Inequality and social ills such as the housing backlog and violent crime continue to rise in the province, despite the Premier’s plans for a “radical” overhaul Gauteng’s socio-economic structure.
The results of this year’s local government elections reflect that the ANC in Gauteng has lost touch with people on the ground, and that the provincial administration is not performing as well as they perceive themselves to be doing. Alternatively, they are aware of the reality that faces them and are simply trying to paper over the crevasses.
Legislature oversight: The DA posed a total of 42 questions to the Premier, of which 18 went unanswered.
Finance – MEC Barbara Creecy
Gauteng Finance MEC, Barbara Creecy, has a critical role to play in ensuring that the day to day business of the provincial government is carried out effectively and efficiently.
MEC Creecy has become less transparent since initially taking up her post in 2014. Despite the fanfare created about the open-tender system, established to create transparency in the government tender process, documentation for tenders is often deeply embedded in departmental websites – or is outdated when found. This project cannot be called anything other than lip-service.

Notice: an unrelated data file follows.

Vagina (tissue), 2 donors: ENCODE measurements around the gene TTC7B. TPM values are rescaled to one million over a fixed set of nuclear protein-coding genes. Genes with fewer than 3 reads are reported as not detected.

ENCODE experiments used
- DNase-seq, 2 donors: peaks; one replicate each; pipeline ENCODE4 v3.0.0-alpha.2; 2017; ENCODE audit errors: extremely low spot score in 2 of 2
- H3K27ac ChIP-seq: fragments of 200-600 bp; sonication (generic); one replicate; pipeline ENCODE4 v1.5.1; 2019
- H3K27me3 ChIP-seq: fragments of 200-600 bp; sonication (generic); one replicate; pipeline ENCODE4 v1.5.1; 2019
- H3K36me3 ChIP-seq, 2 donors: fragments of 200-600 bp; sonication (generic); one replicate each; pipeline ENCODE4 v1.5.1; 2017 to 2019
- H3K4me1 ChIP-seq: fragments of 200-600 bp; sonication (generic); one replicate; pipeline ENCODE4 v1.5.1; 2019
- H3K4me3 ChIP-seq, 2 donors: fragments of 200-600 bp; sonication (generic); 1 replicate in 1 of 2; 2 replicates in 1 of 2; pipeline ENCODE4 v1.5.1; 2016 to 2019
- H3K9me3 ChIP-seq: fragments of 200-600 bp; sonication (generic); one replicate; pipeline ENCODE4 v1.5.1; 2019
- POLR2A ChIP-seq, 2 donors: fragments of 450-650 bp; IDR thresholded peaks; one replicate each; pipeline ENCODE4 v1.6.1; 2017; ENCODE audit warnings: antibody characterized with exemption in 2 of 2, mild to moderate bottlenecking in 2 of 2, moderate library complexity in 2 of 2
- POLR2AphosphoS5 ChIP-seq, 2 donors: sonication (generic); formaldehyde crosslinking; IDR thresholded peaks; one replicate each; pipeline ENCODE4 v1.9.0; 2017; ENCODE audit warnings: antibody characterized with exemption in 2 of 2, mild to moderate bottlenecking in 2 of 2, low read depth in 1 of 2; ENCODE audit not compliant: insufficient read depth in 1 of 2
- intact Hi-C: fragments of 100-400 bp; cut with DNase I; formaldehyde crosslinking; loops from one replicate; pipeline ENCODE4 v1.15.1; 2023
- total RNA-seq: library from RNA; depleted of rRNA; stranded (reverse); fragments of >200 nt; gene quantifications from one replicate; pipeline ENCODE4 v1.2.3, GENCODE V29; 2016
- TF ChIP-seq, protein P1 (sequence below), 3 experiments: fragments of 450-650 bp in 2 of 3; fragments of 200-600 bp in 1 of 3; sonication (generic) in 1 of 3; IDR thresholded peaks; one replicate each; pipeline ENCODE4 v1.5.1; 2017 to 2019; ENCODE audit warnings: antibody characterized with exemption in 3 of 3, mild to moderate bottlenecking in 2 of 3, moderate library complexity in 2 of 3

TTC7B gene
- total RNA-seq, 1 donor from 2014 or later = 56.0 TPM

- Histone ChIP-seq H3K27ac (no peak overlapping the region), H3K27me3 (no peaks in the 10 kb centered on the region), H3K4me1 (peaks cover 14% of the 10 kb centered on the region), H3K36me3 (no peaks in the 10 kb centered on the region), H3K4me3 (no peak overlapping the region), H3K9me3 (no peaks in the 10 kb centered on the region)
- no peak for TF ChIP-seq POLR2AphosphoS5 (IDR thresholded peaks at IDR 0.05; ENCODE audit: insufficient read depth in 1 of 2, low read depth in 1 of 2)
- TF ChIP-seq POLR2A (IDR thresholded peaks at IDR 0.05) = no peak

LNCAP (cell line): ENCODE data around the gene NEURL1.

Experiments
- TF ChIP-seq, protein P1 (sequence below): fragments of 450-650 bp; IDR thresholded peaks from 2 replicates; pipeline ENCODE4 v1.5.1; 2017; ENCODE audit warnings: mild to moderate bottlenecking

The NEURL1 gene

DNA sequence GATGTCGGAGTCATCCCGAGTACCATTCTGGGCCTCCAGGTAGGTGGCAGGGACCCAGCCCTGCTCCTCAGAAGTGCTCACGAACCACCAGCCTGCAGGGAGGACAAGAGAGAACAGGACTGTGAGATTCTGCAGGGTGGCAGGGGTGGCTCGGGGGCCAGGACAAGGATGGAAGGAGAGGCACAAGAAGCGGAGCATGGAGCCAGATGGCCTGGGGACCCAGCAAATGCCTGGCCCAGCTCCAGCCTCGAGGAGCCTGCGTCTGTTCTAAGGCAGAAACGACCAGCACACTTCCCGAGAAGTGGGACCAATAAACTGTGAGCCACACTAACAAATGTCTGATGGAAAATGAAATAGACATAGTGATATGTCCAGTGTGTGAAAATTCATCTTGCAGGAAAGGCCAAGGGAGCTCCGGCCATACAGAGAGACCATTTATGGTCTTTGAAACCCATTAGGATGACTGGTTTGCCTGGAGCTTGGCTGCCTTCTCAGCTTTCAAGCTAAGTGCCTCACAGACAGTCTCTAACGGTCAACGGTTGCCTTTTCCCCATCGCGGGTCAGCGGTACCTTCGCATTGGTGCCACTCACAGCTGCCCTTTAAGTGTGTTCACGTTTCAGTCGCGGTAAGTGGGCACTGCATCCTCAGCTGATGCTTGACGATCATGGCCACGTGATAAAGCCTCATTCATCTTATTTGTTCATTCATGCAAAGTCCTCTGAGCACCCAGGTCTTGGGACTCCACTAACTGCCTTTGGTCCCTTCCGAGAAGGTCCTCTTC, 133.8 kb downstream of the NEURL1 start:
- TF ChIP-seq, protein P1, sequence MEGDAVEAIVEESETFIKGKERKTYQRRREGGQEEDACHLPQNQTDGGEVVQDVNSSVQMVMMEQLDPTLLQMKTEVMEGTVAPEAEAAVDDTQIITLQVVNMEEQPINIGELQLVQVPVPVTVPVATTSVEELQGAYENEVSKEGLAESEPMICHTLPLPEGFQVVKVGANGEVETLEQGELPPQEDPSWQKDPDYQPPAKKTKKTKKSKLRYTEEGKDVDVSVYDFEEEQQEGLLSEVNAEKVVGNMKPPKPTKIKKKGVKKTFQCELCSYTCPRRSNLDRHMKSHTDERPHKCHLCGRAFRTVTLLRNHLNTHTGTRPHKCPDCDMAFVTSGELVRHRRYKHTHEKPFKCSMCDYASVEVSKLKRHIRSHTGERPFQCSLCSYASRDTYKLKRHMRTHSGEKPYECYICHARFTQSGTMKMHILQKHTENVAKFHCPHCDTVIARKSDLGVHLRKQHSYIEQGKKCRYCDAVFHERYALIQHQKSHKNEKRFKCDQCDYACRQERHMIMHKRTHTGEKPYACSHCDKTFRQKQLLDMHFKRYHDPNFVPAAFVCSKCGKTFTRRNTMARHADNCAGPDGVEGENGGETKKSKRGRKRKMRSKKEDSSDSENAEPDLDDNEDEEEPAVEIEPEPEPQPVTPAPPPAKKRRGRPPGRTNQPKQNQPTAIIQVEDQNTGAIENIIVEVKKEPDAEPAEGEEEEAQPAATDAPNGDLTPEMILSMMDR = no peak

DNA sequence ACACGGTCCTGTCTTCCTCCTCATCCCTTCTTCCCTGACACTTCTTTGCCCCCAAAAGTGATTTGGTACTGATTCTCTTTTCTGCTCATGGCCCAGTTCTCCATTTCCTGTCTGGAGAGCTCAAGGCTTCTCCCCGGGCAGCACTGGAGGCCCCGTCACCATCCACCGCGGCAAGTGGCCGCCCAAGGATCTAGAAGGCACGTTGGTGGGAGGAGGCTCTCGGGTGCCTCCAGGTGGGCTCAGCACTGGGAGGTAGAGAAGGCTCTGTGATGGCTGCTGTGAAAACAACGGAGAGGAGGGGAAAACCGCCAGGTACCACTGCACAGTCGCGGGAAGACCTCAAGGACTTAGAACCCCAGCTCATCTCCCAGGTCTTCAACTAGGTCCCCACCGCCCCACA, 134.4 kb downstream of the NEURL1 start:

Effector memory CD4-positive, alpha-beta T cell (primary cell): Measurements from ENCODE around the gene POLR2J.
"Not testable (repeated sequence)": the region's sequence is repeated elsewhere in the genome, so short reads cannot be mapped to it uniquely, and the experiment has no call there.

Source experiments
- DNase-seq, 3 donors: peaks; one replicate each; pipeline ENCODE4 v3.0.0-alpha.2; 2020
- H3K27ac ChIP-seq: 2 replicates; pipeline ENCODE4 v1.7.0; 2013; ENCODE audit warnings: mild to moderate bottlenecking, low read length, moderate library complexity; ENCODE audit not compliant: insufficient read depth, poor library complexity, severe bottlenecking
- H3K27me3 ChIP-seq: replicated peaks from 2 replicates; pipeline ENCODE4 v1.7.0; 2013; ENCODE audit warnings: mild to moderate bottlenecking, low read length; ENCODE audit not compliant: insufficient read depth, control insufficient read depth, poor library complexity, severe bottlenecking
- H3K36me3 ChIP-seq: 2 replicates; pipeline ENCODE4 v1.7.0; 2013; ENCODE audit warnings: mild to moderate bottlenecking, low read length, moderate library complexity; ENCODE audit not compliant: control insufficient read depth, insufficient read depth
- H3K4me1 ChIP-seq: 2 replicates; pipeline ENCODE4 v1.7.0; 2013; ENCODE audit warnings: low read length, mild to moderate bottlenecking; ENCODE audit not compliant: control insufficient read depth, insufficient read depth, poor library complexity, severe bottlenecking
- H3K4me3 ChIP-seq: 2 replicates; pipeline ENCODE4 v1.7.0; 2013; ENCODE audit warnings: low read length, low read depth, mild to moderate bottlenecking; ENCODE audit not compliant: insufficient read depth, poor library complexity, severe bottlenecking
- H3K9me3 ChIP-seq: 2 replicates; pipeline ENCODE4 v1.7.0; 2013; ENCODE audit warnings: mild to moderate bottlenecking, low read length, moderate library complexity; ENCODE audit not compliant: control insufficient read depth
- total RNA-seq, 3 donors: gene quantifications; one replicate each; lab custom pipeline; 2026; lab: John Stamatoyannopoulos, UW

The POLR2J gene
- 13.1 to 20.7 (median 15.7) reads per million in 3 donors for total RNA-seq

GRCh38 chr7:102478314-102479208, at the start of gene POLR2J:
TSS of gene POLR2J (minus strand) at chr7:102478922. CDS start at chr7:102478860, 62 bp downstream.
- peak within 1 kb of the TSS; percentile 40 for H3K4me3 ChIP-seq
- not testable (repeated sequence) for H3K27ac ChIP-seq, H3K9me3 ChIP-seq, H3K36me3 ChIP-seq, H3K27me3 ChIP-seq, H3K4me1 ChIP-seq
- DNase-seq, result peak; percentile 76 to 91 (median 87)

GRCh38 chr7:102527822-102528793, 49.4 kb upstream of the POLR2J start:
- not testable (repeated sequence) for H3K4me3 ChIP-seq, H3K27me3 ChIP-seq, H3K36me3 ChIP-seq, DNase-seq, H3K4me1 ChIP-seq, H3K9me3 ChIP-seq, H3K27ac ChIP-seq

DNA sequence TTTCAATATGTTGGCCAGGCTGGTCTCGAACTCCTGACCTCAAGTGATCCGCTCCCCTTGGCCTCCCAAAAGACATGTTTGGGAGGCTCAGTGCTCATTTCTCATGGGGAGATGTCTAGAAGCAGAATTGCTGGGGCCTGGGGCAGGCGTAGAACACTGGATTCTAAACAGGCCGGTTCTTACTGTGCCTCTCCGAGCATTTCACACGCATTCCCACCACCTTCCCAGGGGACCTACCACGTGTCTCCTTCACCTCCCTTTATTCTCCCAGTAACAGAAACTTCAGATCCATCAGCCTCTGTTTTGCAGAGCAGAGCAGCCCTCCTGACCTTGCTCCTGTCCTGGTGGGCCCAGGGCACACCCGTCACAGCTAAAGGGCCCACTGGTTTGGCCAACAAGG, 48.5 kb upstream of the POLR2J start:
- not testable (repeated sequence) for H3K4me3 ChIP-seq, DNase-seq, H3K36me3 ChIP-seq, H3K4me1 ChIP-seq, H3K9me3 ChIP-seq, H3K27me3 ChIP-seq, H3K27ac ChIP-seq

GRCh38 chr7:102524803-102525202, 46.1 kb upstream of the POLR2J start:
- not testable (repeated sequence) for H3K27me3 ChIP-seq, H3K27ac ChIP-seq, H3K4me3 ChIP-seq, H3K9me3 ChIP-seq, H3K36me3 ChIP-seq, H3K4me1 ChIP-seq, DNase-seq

Staff in her department have been instructed to not respond to requests from the DA, making oversight a difficult and frustrating task. It begs the question – does the MEC have something to hide?
As the head of e-Governance, the ITC arm of the provincial government, Creecy has been seen to take an arm’s length approach to projects and their resultant shortcomings. This has been evident in the challenges faced with the Gauteng Online sites which are mired by connectivity problems, leaving clinics, schools and government institutions unable to provide quality services to residents.
Legislature oversight: The DA posed a total of 24 questions to the MEC of which 14 went unanswered.